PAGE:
Angolan troops launch offensives into diamond territory held by rebels Fall of Mobutu in Zaire weakens government foes


LUANDA, Angola -- In an important spillover effect of the war in Zaire, government troops in neighboring Angola have attacked territory controlled by their longtime rebel enemies, who lost their most important backer when Mobutu Sese Seko, the Zairian dictator, was defeated.

Military officials and diplomats say the Angolan government, which signed a peace treaty with the rebels in 1994, has launched offensives deep in the country's diamond territory.

Government officials say they have simply been trying to patrol their border against armed militias and soldiers loyal to Mobutu who are trying to escape the former Zaire, now known as the Democratic Republic of Congo.

But Western diplomats and United Nations officials say the fighting has been taking place in remote mining areas rather than on the Angola-Congo border.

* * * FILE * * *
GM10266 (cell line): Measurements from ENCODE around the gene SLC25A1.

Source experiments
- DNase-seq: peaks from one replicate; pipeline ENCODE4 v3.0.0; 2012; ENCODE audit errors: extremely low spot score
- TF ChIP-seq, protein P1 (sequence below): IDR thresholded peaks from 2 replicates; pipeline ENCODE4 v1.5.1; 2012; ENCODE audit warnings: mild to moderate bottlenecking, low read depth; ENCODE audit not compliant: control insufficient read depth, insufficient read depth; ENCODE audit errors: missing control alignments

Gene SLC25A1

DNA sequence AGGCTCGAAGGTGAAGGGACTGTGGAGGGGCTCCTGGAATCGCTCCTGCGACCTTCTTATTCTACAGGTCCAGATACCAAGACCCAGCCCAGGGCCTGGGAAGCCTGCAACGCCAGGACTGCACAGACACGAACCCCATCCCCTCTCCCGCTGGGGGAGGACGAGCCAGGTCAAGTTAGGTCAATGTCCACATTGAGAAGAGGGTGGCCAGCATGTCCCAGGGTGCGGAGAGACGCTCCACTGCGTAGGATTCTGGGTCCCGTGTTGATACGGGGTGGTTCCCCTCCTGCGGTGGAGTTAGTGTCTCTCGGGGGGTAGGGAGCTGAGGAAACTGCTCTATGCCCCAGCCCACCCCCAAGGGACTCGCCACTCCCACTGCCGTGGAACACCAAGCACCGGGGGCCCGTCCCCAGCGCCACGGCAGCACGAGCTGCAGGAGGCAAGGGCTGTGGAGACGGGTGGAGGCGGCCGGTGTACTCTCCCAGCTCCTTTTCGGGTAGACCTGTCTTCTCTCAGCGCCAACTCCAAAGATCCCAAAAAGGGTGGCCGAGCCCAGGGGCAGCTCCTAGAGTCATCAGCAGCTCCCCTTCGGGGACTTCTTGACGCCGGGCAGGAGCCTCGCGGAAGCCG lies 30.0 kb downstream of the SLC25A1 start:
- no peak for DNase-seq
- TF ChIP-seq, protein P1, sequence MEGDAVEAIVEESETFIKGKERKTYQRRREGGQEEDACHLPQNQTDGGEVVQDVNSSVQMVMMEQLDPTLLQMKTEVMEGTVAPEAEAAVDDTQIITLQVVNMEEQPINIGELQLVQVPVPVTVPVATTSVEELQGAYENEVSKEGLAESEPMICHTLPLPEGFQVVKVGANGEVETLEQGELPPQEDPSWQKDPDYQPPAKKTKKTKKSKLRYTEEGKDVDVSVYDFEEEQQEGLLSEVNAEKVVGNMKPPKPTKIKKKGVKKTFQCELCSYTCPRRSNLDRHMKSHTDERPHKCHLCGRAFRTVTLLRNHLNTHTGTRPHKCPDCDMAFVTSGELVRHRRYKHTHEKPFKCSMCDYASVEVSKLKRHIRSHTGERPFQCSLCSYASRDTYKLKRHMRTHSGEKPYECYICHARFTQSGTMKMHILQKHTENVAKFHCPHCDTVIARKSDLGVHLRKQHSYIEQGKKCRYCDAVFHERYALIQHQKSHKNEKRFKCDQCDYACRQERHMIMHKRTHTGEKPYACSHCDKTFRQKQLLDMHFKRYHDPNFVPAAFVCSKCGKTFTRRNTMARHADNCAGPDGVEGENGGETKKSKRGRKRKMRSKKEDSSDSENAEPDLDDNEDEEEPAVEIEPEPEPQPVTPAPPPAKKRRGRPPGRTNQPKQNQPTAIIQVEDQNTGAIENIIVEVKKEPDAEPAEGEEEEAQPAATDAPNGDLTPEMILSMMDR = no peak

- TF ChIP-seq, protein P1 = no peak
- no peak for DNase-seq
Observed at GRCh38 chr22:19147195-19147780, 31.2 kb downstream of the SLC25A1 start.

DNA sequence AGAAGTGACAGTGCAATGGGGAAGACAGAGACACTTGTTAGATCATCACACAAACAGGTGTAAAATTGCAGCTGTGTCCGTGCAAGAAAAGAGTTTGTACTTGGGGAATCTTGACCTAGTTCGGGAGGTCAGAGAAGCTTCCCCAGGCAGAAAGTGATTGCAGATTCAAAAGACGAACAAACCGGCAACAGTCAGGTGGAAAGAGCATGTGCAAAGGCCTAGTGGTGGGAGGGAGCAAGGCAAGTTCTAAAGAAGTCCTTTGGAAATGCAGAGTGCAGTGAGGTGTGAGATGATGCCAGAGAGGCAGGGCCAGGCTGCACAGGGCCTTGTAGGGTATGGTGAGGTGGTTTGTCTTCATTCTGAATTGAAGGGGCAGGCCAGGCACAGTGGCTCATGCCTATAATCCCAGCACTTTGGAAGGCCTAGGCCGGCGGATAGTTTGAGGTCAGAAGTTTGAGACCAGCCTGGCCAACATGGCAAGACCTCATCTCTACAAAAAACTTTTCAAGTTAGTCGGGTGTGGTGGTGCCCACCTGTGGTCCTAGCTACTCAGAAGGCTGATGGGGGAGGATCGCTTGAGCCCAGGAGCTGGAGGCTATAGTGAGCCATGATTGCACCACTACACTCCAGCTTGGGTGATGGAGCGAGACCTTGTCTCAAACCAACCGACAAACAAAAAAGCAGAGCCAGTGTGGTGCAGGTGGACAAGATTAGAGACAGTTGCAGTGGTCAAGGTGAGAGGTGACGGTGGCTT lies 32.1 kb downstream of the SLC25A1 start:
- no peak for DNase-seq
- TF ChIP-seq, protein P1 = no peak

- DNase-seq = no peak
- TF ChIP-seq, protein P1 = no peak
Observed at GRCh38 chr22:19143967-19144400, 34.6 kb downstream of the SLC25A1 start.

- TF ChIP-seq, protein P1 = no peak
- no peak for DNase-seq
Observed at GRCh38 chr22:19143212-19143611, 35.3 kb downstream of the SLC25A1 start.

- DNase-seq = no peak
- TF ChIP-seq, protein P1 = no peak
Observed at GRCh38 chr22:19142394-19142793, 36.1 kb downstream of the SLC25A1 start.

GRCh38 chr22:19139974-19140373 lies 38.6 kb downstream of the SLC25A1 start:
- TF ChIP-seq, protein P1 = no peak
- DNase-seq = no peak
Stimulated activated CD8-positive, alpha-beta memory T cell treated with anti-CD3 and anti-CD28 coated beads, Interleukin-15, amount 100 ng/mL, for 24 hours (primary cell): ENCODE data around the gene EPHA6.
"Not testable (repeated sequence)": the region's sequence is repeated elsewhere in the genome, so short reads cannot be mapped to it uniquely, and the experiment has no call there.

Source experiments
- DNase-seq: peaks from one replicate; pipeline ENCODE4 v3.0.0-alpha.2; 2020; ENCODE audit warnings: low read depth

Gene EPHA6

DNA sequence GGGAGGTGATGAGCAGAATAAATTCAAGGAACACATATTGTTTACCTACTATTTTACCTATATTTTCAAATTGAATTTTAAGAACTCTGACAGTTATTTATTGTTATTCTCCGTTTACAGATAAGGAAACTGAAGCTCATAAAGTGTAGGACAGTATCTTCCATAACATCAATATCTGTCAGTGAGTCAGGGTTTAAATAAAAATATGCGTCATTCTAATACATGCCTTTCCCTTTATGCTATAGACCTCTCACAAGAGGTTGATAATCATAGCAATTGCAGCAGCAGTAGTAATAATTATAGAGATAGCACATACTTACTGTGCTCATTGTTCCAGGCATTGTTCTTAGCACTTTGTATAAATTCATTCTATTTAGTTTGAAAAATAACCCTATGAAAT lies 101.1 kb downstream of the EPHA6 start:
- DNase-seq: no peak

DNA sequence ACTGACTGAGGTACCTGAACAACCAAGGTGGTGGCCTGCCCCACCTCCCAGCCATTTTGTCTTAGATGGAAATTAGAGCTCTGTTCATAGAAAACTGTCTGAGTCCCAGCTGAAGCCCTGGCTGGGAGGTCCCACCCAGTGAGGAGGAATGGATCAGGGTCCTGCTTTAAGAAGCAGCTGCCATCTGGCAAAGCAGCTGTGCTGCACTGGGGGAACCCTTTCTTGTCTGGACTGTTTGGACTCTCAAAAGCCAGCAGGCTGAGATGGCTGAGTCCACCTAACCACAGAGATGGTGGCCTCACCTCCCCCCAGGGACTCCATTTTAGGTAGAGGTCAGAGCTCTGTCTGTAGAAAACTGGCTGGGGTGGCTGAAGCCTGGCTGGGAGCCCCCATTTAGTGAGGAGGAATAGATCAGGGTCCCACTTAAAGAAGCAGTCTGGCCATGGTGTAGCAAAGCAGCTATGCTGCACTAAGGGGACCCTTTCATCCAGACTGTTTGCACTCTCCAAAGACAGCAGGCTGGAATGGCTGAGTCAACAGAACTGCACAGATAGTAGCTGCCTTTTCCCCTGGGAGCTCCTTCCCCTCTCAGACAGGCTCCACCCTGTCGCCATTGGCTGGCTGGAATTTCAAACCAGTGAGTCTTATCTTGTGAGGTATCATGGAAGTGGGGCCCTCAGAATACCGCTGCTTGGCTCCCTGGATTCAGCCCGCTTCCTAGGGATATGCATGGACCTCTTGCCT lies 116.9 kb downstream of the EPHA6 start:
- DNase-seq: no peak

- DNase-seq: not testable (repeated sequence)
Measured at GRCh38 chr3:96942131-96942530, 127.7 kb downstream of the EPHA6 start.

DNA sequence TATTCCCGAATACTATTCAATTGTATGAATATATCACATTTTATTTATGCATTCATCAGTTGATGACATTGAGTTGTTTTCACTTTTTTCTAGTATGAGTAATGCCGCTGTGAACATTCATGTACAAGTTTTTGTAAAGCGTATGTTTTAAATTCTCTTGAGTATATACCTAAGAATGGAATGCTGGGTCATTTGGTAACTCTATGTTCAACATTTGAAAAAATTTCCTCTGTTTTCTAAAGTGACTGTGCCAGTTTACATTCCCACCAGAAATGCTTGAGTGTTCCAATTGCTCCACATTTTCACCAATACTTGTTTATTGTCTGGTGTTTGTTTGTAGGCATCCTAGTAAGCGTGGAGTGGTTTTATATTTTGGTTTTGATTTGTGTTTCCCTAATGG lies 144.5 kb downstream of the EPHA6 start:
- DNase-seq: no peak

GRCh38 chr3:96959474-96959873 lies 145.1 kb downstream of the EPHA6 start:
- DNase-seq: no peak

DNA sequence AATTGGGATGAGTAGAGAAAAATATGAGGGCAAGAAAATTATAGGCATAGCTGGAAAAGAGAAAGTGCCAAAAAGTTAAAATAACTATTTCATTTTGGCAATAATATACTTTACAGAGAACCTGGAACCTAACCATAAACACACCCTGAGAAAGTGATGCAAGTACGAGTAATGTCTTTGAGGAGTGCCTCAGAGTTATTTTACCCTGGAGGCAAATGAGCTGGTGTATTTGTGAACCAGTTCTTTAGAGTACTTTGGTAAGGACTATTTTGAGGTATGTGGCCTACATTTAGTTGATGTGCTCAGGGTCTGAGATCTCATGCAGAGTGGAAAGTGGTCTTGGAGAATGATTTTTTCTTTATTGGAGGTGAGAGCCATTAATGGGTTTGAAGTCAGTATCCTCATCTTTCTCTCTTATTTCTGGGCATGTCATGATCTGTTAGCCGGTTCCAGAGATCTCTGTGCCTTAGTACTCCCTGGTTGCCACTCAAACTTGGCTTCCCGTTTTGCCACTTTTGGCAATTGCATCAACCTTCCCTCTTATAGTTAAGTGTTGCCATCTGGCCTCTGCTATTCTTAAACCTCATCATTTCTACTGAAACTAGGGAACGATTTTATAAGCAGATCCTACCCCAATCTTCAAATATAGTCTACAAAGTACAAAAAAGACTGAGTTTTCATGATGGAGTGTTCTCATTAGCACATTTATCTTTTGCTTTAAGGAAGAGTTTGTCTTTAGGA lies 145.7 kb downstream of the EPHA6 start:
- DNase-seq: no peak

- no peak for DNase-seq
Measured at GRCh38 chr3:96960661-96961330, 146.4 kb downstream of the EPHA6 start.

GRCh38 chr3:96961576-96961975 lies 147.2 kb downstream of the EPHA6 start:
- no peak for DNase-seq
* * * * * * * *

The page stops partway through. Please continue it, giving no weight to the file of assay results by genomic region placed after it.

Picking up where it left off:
These areas -- savanna threaded with diamond-rich riverbeds -- have been producing income for rebels, the National Union for the Total Independence of Angola, ot UNITA.

In recent days, U.N. officials say, planeloads of diesel fuel, rations and ammunition have arrived in the area.

Since the government and the former rebels are supposed to be observing a peace agreement, the government's actions have raised questions about whether it intends an all-out assault.

Pub Date: 6/08/97

Copyright © 2019, The Baltimore Sun, a Baltimore Sun Media Group publication | Place an Ad